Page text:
The vows are spoken. The rings are exchanged. The birdseed is flung, usually with enough force to raise welts on the bride’s neck. The newlywed couple climbs into their oh-so-tastefully decorated car and drives away into Happily Ever After. They make a quick stop in an exotic vacation spot, get matching sunburns, and finally return home to real life and a whole world of new adjustments.
Who handles the bills? Where will we spend holidays? How do we split up the housework? What do we do when we fight? Premarital counseling and couples classes abound to help the newly married navigate their way through these changes and decisions.
Sadly, however, most of these classes fail to address the one question that comes up each and every night of married life: how do we sleep together?
I’m not talking about s-e-x (or, as one of Paul’s more archaic college professors famously called it, “sexmaking.”) No, it’s way more pressing than that. I’m talking about the down-and-dirty logistics of two different people finding a comfortable way to catch their Zs night after night in the same bed.
Maybe you’re one of the lucky ones. Maybe it was easy for you. You and your spouse collapsed into bed together on that very first night and woke up eight hours later with your hair attractively tousled and a goofy, well-rested smile on your face. But for countless others, the day after the wedding started with a bleary glance at the clock, a sleep deprived shudder, and a semi-hostile glance at the object of their recently-pledged affections to check and see if he or she had actually grown extra elbows and knees during the night.
I remember running into one such soul in the Student Center one day. Paul and I had just gotten engaged, and we were devoting this particular morning to gazing soulfully into each other’s eyes over cokes and a shared croissant. Suddenly, along came our friend Barry*, who ignored the stars in our eyes and plopped haphazardly down in the chair next to us. Barry and June had recently been married themselves, and we could not imagine how this wobbling, glazy-eyed creature could be the product of what was surely a blissful married life.
“What’s up?” Paul asked.
Barry raised his eyes to us and confessed, “I haven’t slept at all since the wedding.”
Paul and I cast arch grins at each other.
“No, no—it’s not what you think,” said Barry. We waited, nonplussed, for the explanation.
“It just that…well, June likes to cuddle. And I need my space, you know? I’m not used to sleeping with someone else. And…well…I-can’t-sleep-because-June’s-butt-is-always-touching-me!” he ended in a rush.
Paul and I very supportively burst into laughter. We continued to fail at suppressing our giggles while Barry described long nights of frustration wherein the sleeping June snuggled closer and closer to the desperate Barry until he was nearly falling on the floor in his constant quest for room to spread out.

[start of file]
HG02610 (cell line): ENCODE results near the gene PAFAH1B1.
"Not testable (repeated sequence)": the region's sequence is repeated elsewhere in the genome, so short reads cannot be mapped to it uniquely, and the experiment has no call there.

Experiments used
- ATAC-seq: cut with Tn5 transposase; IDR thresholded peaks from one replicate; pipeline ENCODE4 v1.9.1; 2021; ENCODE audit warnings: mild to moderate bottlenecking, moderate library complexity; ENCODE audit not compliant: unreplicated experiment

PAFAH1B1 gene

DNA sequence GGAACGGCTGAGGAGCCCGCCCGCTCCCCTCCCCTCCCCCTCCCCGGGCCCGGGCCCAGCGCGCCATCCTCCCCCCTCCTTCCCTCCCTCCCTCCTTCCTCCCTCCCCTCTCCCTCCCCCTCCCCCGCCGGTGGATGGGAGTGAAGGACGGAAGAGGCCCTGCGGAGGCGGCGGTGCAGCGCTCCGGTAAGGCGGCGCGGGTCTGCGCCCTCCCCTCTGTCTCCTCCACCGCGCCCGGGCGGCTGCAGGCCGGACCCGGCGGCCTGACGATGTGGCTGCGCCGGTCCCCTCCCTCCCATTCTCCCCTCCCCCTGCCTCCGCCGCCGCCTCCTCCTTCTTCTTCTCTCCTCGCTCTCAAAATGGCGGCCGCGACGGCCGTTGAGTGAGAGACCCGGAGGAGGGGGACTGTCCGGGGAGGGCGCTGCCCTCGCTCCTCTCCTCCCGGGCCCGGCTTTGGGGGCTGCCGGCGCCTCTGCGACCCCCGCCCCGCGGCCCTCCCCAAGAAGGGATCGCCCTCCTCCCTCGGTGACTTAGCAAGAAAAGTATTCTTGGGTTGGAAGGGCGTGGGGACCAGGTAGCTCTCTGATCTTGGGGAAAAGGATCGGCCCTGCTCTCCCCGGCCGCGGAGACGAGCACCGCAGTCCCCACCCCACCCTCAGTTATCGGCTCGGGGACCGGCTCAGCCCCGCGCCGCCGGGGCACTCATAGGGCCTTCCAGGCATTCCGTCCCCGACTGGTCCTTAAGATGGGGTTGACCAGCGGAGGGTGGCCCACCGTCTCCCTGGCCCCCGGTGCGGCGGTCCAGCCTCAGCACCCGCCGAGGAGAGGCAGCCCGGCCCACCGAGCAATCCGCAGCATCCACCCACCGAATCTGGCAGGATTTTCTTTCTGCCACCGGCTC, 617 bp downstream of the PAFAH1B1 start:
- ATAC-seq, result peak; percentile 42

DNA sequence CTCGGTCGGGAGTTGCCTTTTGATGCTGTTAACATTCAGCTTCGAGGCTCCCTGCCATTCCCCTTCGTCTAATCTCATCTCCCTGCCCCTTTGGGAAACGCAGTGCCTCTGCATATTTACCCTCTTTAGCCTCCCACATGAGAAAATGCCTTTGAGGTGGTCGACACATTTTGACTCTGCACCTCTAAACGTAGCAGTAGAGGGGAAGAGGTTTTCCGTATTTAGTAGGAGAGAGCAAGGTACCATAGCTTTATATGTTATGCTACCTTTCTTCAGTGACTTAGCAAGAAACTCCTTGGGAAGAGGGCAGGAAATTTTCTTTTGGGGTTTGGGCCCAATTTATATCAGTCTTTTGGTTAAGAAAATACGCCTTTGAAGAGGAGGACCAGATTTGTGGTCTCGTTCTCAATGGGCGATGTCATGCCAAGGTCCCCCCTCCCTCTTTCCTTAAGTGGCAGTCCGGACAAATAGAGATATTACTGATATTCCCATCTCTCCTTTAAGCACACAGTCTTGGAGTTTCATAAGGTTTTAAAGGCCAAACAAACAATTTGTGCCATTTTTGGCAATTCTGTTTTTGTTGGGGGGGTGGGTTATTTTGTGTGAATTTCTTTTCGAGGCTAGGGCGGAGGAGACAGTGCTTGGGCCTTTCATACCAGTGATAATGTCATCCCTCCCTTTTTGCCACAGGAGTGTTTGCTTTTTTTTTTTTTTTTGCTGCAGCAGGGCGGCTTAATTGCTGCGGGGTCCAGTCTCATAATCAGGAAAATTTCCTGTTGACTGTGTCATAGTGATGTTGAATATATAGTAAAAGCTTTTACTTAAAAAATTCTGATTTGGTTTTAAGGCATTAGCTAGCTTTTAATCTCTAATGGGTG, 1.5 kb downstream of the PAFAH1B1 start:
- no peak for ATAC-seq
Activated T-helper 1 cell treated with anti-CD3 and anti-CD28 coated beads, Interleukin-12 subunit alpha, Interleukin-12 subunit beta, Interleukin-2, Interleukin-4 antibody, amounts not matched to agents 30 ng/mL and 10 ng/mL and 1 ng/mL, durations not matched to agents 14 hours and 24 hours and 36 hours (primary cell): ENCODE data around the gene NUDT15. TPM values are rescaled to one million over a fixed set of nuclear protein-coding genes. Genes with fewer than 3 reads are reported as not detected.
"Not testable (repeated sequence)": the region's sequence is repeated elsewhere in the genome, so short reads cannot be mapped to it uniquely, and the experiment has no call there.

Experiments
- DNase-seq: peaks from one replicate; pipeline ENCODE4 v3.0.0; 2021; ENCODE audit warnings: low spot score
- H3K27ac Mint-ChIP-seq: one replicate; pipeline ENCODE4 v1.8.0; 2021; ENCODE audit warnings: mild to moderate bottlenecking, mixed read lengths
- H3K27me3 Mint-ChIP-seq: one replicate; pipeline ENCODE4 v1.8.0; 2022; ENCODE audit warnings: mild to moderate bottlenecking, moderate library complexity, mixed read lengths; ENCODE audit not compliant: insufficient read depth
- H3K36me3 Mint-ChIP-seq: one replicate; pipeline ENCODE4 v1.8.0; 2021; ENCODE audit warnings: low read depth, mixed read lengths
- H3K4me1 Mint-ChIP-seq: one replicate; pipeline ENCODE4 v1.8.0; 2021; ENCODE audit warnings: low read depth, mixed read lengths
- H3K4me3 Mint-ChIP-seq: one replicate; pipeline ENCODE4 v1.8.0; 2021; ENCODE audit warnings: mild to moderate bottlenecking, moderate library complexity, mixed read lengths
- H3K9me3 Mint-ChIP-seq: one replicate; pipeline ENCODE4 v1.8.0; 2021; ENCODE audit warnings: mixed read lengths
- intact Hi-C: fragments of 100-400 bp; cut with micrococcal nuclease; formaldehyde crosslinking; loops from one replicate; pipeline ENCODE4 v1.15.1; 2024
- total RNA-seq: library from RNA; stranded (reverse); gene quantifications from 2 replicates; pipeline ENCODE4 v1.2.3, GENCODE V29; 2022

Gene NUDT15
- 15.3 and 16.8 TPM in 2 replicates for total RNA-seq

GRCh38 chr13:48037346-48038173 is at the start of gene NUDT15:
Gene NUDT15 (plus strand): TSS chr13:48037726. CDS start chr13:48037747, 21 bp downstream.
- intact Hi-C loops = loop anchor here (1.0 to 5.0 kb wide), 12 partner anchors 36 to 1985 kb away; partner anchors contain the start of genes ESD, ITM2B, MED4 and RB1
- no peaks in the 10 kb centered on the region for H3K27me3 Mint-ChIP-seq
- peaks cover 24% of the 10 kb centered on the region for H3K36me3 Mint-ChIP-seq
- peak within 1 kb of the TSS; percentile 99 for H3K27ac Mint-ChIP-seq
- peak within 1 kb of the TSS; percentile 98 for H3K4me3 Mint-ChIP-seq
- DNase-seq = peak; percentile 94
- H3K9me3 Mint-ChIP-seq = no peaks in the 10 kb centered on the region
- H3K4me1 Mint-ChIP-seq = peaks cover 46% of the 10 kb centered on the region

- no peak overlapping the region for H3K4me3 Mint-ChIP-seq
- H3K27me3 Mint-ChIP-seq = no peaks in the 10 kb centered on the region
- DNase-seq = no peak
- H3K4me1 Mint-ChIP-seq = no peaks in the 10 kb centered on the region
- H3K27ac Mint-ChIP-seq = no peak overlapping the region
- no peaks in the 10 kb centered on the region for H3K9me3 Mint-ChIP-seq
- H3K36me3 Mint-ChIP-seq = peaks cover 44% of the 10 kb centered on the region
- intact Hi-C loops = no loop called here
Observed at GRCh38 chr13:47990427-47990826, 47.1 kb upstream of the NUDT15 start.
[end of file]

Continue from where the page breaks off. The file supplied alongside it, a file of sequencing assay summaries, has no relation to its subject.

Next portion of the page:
We never heard anything more on that front, and, since the two are still happily married, I can only assume that they worked out some sort of mutually agreeable arrangement. A table tennis net down the center of the bed, perhaps?
This issue of space comes up a lot among married couples. Sometimes even the most loving and affectionate pair needs room to spread out before they can achieve peaceful slumber. Many of our friends and family members have ended up buying a king-size bed to accommodate these individual real estate requirements.
Paul and I are an anomaly among the people we know in that we’ve eschewed the king-size bed in favor of first a full-size and now a queen-size bed, which we love. We’ve slept on king-size mattresses before on vacations and while visiting people, but to a couple of cuddlers like us, it feels akin to sleeping in the vast emptiness of the Sahara desert, where the two of us crawl around all night like thirsty pilgrims looking for water that’s always just out of reach.
We’ve gone through many incarnations of our sleep positions, but somehow we always wind up touching, from me carelessly tossing my leg across both of his to him falling asleep with his hand resting on my pregnant belly. Currently we’re doing a classic spoon, flipping back and forth to take turns throughout the night at being the “big spoon.” (Although, personally, I like being the little spoon. I’ve never quite figured out what the big spoon is supposed to do with her arms.)
Anyway, with all the potential for hidden resentments and mounting health problems that accompany poor marital sleep habits, I think this is an issue that bears discussing in all those marriage preparation courses. It’s at least as important as who balances the checkbook. Or how holidays are celebrated. Or whether the husband rinses out his milk glass when he puts it in the sink instead of making his wife chip dried up milk particles out of the bottom of the glass with a wire brush.
You know, stuff like that.
*Names changed to protect those who would like to remain married.